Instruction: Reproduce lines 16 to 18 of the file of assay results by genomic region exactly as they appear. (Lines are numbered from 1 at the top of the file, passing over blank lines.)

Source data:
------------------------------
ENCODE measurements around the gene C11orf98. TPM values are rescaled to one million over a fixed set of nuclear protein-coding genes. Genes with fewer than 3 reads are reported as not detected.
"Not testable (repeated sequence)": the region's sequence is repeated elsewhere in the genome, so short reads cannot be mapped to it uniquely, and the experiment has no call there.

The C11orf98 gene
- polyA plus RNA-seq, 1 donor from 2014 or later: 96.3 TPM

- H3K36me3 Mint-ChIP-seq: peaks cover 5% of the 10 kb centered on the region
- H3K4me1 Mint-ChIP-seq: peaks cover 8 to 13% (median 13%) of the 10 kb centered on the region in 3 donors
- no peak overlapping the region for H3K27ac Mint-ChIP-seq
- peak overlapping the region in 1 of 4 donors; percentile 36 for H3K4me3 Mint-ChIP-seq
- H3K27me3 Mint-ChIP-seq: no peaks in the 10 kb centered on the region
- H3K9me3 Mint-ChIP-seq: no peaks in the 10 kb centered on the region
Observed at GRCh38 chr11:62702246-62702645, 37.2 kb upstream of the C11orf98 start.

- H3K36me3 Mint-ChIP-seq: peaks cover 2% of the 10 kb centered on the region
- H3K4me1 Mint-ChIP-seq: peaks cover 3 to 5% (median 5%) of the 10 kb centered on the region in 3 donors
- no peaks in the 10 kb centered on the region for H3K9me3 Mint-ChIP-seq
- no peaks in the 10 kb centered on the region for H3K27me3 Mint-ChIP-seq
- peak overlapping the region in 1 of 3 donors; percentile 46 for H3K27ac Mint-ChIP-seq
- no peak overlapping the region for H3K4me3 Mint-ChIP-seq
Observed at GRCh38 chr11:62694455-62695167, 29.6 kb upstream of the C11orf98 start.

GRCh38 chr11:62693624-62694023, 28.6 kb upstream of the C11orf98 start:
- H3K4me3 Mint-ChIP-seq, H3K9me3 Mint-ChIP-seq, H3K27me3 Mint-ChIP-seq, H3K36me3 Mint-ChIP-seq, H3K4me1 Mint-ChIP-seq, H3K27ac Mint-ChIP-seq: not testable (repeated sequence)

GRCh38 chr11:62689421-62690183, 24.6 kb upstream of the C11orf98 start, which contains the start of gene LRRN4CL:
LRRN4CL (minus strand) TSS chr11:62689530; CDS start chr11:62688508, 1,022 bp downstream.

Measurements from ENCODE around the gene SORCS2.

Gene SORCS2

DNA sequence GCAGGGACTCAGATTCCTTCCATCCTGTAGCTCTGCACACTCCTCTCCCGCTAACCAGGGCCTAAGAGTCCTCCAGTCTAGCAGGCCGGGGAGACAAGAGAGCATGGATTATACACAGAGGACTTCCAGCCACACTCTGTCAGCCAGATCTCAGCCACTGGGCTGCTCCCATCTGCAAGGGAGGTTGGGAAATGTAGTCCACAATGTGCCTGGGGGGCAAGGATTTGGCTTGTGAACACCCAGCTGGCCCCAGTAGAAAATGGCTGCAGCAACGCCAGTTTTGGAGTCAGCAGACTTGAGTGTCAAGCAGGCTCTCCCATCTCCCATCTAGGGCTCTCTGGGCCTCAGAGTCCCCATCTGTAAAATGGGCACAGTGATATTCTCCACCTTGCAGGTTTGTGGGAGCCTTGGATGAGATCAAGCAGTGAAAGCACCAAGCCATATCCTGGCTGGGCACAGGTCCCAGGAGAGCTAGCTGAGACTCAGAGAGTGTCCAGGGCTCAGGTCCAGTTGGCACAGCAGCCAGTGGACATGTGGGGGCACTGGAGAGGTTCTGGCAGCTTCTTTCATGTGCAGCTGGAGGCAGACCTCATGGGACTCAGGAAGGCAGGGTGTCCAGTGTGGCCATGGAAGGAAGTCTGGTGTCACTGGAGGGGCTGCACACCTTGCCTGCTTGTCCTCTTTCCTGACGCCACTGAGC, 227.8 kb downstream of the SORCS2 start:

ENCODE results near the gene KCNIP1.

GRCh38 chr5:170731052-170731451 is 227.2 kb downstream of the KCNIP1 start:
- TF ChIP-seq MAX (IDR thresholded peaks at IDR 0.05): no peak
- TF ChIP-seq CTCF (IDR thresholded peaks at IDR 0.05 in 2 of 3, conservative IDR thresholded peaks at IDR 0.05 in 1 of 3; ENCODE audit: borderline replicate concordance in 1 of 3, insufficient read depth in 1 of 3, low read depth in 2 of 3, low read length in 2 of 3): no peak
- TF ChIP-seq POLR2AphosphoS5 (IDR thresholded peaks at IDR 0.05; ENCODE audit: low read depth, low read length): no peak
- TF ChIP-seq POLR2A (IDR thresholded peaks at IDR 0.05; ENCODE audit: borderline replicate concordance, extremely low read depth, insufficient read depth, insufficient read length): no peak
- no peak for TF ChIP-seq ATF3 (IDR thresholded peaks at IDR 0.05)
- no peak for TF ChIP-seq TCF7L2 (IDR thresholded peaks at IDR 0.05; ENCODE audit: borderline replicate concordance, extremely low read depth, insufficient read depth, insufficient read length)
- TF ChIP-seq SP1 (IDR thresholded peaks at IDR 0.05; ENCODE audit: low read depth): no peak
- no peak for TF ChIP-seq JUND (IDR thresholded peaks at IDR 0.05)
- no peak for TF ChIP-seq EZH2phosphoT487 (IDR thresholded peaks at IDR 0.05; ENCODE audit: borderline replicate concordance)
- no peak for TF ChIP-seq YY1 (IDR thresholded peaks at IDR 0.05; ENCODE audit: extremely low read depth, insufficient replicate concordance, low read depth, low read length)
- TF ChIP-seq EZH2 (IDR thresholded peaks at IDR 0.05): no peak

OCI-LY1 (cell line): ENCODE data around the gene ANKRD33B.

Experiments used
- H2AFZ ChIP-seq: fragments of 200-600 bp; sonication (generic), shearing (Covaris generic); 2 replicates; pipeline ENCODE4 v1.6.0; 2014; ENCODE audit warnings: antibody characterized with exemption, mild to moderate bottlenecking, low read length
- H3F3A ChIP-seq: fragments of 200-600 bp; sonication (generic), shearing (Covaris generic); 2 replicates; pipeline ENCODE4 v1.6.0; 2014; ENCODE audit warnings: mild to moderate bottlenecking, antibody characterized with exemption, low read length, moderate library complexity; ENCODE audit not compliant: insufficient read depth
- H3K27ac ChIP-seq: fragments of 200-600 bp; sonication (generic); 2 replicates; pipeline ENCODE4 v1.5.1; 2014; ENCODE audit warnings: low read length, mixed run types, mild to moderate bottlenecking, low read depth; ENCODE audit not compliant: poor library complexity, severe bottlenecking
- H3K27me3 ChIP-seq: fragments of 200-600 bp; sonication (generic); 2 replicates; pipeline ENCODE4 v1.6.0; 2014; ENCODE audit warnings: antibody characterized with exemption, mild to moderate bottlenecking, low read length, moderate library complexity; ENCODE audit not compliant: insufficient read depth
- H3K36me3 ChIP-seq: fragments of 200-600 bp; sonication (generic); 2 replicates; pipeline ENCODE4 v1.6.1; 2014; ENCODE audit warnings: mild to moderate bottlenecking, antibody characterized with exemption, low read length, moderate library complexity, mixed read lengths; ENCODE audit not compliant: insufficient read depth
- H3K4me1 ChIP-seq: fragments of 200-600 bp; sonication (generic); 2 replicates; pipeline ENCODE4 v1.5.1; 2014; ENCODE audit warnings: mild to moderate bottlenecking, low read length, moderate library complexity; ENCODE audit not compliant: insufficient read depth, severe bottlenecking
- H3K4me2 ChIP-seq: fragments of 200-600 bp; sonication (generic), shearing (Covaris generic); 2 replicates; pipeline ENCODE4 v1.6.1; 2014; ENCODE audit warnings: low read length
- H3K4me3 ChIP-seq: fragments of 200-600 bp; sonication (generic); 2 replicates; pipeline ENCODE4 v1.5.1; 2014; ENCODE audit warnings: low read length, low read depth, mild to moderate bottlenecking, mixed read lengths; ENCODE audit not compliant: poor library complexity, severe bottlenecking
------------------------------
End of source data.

- peak overlapping the region in 1 of 3 donors; percentile 46 for H3K27ac Mint-ChIP-seq
- no peak overlapping the region for H3K4me3 Mint-ChIP-seq
Observed at GRCh38 chr11:62694455-62695167, 29.6 kb upstream of the C11orf98 start.